Govt defends trial plans
Ministers were forced this morning to defend plans to extend secret trials, with the Prime Minister insisting that any changes would be implemented in a "responsible" fashion.
David Cameron told journalists that the Government would continue to protect civil liberty. He said: "As I see it there are some significant gaps in our defences, because of the moving on of technology and in our defences because it isn’t currently possible to use intelligence information in a court without endangering national security. We will plug those gaps in a way that will protect civil liberties. It is very important the government makes progress on these vital agenda."
As Liberal Democrats said they had serious concerns about the plans, Justice Secretary Ken Clarke argued that the change would make justice "more effective." Speaking to BBC Radio 4's Today programme this morning, he said: “The problem is you can't have your British intelligence officers giving evidence in open court, saying my source is X, this is the technology we use, we know this, and at the moment this evidence just isn’t given. Now I would like, actually, the judge to be able to take that evidence into account, but it’s got to be in some closed procedure.”
Nick Clegg has warned that he cannot support the plans as they are, but Mr Clarke stressed that the Deputy Prime Minister would be part of a "collective" government decision on how to proceed.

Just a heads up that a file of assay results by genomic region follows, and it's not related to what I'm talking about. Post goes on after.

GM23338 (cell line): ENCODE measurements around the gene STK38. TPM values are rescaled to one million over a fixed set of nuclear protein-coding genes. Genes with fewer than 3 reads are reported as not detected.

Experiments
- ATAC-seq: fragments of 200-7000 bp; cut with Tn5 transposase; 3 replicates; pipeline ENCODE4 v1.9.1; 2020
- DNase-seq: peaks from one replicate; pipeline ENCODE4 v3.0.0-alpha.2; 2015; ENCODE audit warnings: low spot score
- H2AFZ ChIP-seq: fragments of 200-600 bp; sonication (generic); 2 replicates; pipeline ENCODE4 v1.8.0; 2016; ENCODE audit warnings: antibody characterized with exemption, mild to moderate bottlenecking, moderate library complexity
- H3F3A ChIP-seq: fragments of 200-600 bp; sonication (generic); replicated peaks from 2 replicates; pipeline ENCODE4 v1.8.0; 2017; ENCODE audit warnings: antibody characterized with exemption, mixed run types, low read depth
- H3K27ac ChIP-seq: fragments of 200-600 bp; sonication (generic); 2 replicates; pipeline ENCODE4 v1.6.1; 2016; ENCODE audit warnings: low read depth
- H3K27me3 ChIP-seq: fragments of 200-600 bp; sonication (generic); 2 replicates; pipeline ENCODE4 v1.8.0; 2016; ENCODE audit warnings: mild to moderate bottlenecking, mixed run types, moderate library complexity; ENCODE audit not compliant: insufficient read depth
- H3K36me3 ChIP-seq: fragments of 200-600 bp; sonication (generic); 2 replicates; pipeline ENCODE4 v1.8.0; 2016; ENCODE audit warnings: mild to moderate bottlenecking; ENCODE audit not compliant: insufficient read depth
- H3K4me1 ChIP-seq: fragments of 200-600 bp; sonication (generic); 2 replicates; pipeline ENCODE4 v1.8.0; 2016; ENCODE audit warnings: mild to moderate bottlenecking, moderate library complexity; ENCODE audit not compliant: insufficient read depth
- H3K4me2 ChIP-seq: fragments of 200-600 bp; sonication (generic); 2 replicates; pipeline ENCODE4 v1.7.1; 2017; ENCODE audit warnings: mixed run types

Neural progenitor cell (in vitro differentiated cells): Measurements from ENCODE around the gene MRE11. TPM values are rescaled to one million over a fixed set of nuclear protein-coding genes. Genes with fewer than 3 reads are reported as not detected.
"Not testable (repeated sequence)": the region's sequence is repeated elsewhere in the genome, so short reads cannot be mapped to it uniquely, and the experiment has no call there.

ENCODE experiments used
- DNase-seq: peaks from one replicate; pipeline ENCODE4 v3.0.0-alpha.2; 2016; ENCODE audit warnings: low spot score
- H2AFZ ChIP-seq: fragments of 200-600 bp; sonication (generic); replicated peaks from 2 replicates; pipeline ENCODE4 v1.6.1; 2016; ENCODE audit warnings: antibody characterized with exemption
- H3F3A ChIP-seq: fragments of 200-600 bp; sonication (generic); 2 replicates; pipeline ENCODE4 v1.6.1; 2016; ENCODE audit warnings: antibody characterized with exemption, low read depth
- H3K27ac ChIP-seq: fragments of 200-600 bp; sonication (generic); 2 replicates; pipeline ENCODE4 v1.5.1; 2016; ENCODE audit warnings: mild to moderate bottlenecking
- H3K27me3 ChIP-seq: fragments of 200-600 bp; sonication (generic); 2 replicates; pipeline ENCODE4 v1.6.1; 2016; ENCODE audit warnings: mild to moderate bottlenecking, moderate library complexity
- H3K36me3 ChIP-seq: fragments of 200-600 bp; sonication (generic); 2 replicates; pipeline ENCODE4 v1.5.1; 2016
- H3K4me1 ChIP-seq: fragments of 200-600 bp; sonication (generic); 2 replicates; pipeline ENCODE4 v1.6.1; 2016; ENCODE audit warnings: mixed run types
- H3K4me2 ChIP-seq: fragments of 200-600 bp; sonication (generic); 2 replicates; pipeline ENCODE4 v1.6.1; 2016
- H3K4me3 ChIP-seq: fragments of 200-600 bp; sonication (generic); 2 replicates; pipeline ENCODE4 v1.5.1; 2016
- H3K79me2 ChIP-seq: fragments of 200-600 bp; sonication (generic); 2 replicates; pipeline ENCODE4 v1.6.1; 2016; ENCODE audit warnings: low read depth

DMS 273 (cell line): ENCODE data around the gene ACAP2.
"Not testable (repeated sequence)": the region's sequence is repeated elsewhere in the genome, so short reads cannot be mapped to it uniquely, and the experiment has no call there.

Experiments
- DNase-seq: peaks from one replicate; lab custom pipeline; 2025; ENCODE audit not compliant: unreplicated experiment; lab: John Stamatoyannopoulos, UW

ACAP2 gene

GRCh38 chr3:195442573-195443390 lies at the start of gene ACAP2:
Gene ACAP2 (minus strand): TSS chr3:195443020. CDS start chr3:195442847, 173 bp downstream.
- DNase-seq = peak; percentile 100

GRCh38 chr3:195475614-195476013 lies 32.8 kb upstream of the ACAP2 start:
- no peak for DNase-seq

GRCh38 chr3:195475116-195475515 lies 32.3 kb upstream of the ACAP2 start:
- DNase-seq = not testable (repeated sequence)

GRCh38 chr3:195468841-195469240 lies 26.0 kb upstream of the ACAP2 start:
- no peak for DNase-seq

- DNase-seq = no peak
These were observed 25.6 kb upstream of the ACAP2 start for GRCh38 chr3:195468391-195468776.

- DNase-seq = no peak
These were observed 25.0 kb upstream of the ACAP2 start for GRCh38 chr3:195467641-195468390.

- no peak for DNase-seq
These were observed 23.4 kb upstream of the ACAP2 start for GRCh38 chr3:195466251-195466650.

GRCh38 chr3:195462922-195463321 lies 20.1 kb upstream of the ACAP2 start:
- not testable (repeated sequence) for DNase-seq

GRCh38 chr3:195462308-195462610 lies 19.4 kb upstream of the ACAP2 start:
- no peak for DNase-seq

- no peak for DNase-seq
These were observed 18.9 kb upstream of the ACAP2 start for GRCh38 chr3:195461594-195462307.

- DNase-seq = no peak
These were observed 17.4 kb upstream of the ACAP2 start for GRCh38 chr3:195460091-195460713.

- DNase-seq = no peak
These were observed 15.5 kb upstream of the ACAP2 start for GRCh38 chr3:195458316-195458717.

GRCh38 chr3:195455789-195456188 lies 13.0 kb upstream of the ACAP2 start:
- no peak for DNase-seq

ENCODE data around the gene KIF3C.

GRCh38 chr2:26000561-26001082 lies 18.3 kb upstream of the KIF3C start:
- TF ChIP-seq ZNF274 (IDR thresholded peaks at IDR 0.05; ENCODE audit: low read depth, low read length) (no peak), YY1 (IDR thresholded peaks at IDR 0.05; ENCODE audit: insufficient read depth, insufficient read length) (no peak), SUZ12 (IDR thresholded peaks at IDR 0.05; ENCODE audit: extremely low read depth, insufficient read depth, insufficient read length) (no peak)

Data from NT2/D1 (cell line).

Mr Clarke said: "We're consulting on this question of how you get intelligence evidence into court, which isn’t given at the moment, and we’re consulting in a way that I hope will make it more accountable, and make justice actually more effective."
His remarks came as an influential group of MPs and peers attacked proposals to hold more inquests and court cases behind closed doors.
The Joint Committee on Human Rights said there was "no compelling evidence" to support the Coalition's plans. Mr Clarke admitted he had not convinced the committee but said he would "have another go".
The plans are aimed at ensuring sensitive evidence from the security services is not made public in open courts.
Tory MP David Davis also criticised the proposals, telling BBC Radio 5Live this morning: "Secret agencies naturally do not want to come out in a public area, they don't want to people to know what they are doing. Very often that is used to cover up embarrassment and that is the real problem."